I would love to think this will happen. Operationally, we will see some interesting changes in global supply chains and an accelerated shift towards a more distributed workforce. This will have large flow-on effects on commercial property companies, domestic commercial travel, public transport and therefore local authorities, CBD businesses, postal and courier systems, food delivery and tech companies.

I’m most interested to see how humanity responds to the knowledge that there is now a much stronger and more imminent link between ecosystem decline on one hand and health and economic risks on the other.

Maybe the greed and selfishness that has got us to where we are today in terms of environmental and social degradation will actually be the same characteristics that drive us to change our behaviour – because knowing we faced a threat to our survival has forced us to act. We have seen that with good leadership, collaboration, cooperation and common sense we really can stop imminent danger in its tracks.

Climate change is a massive danger that will cause way more deaths than we are seeing from COVID-19. What people haven’t all clocked is that climate change has a lot of parallels with COVID-19 – although with less urgency.

Unfortunately, humans aren’t very good at thinking in the medium and long term. You only have to look at our political, corporate governance, CEO and strategic planning cycles – they are all around 3-5 years. It’s critical that we prioritise green growth strategies and continue the focus on New Zealand’s – and the world’s – transition to a low carbon and sustainable economy.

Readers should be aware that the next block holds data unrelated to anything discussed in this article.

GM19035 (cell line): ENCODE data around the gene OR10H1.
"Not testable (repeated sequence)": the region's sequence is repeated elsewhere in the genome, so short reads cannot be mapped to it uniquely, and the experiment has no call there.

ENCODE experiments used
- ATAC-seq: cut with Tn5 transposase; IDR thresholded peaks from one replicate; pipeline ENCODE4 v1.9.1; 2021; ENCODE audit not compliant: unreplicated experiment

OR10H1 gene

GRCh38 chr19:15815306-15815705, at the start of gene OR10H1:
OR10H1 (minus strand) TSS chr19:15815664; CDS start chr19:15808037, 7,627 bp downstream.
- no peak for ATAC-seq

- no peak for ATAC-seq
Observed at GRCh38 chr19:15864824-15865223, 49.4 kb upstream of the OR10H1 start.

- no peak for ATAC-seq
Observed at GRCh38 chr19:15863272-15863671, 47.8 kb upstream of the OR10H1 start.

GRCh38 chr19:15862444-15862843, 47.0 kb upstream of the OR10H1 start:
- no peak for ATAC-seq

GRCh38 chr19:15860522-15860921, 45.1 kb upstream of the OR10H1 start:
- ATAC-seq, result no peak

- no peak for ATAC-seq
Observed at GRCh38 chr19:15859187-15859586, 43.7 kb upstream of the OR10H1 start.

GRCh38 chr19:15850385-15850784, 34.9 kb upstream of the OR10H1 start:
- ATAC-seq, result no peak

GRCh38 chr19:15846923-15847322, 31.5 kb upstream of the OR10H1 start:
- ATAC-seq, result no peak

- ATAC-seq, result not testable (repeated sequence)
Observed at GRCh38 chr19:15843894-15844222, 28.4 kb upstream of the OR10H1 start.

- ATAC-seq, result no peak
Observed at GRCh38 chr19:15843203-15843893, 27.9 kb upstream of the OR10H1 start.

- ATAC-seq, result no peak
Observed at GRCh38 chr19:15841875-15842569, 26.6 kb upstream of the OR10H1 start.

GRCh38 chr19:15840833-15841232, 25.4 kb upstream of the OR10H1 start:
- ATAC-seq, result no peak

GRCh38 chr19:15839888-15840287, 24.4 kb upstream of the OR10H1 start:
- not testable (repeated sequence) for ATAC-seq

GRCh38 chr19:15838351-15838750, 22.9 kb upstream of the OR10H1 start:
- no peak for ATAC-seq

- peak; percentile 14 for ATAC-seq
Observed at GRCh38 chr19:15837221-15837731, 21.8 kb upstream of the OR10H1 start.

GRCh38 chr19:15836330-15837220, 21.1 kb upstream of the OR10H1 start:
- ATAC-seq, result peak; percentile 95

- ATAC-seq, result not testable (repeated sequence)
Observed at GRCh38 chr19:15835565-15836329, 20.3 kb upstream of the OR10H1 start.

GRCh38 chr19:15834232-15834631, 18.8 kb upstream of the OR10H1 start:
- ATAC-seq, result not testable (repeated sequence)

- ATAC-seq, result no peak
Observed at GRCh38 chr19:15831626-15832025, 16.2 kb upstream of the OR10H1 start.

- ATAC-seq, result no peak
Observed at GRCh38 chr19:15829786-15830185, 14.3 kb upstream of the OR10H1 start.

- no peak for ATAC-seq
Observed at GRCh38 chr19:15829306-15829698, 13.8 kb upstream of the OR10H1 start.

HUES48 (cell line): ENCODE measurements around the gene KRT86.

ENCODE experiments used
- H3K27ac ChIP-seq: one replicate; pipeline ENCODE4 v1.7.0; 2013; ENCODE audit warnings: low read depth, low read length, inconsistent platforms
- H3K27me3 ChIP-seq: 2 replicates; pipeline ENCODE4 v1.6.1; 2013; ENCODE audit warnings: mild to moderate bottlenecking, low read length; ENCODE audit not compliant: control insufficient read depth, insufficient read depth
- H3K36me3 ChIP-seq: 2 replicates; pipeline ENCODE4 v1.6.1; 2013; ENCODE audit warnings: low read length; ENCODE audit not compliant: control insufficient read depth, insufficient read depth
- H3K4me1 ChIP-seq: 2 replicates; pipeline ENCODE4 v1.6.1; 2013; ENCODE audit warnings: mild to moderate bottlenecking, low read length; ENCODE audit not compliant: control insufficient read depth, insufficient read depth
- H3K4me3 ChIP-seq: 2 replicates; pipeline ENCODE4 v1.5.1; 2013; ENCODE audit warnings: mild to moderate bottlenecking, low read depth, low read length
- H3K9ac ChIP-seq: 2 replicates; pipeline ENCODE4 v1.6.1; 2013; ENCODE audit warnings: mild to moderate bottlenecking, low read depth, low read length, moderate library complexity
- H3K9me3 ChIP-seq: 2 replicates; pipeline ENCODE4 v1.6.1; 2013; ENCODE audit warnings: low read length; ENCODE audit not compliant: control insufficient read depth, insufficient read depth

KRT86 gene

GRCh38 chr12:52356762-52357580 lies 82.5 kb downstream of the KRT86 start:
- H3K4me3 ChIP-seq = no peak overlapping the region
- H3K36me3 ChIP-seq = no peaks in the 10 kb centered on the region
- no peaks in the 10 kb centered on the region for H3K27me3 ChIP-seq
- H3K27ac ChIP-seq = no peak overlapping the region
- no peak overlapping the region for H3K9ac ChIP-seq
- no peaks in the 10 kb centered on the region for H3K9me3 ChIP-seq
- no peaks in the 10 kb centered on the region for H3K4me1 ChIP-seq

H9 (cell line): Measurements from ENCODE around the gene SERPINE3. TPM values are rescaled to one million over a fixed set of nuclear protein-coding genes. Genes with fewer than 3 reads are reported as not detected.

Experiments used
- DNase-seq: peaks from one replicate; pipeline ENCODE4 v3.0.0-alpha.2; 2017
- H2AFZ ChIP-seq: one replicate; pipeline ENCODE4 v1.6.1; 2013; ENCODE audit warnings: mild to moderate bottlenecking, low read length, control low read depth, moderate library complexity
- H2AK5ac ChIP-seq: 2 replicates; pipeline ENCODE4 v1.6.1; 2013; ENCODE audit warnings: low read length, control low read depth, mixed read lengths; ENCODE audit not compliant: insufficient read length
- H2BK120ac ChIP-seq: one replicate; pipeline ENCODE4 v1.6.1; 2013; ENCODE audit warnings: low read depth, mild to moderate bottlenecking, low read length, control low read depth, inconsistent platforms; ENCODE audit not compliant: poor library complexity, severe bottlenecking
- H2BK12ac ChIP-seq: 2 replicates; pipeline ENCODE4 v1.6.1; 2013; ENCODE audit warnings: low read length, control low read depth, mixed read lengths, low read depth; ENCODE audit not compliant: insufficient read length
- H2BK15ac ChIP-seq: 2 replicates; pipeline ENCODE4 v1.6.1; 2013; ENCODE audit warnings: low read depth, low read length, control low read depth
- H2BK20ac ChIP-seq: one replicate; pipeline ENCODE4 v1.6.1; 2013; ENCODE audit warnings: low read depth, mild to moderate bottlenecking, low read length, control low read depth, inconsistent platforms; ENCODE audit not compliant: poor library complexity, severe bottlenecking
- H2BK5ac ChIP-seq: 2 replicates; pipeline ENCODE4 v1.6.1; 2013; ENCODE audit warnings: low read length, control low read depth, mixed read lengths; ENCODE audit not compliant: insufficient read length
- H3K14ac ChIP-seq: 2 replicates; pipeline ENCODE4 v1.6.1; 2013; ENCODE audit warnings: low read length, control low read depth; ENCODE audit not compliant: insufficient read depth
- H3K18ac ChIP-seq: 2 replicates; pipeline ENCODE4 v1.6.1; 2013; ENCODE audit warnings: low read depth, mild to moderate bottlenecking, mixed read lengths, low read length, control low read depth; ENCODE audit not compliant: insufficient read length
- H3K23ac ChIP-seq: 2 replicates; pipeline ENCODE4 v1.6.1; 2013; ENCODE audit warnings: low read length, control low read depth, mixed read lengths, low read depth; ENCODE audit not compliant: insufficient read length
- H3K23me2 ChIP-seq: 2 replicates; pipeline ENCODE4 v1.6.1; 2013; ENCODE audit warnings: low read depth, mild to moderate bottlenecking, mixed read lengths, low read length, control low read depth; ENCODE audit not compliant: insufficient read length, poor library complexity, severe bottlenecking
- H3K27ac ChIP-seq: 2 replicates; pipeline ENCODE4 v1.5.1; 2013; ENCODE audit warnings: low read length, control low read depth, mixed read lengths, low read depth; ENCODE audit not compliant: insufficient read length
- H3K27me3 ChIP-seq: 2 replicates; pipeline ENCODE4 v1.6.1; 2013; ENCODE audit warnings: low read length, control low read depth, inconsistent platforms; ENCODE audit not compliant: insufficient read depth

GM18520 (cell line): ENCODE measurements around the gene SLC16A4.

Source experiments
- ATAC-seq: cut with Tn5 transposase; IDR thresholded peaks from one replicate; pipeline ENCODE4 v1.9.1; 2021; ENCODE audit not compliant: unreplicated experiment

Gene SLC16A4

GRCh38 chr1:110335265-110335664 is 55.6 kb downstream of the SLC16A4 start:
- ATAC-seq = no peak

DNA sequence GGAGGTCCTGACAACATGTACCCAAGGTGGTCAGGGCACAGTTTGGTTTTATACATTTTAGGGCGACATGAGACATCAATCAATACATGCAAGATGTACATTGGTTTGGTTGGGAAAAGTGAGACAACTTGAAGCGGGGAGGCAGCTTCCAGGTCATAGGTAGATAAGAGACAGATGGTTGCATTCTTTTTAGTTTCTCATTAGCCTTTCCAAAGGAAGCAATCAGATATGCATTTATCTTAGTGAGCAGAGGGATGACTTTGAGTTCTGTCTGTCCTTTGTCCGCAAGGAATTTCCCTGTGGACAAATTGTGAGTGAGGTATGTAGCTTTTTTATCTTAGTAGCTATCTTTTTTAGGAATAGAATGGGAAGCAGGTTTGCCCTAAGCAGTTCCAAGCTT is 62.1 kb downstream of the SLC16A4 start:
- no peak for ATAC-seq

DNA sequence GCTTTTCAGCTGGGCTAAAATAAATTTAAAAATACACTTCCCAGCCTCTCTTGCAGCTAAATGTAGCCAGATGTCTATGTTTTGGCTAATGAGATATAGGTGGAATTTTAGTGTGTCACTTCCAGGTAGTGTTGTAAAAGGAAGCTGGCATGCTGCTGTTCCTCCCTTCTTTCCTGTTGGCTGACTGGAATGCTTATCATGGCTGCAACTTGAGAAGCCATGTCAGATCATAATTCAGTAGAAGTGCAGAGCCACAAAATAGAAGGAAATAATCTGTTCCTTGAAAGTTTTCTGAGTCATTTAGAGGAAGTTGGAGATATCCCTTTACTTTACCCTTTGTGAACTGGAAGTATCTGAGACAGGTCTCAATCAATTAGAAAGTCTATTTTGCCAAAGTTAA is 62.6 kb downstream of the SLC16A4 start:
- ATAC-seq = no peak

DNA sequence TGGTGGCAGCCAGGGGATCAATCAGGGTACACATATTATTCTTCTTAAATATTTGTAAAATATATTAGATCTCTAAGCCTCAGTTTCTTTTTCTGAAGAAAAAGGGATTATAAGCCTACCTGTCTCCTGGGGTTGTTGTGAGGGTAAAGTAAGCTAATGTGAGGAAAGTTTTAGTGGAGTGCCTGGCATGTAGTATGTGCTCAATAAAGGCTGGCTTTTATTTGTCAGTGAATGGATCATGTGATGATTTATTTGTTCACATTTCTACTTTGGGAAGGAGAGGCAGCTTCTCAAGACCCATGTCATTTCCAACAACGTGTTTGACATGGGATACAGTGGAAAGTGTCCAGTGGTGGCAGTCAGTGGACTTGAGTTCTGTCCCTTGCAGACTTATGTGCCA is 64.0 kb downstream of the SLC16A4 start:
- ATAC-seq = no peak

Now more than ever, companies need to understand and engage in the vital role sustainable finance can play in shaping this growth by funding sustainable assets and outcomes. Post COVID-19, environmental and social considerations are now forever connected and interdependent – and people understand this. We have the financing tools available to us to bring these considerations into our borrowing decisions.

When do you think you will next get on a plane – for business and pleasure? Are you looking forward to or dreading travelling again?

Within the next quarter for family holiday travel. I really feel the need to both connect with family and support the New Zealand economy in every way we can, so we have plans to head to Taupo in July and to Wanaka in September.

Internationally, in reality a vaccine is probably 18 months away and even that may be optimistic – so maybe 24 months. I am looking forward to travelling again but am also really mindful of the climate impact of international travel. I think we may do more camping around New Zealand for the next few years.

What are you most looking forward to being able to do again as restrictions ease in the coming weeks and months?

It’s probably the same things as everyone else – restaurants, bars, movies, the gym and not having to wait in line to go into the supermarket! The weekly shop has gone from one hour to three and I’m looking forward to that not being the case.

I’m also keen to understand what the new normal looks like around working from home, social distancing – when is it okay to hug someone – and also the reopening of broader activities in the community including the arts – theatres and venues – and family activities.

Finally, I’m looking forward to exploring New Zealand and reconnecting with family and friends around the country, as well as the broader community.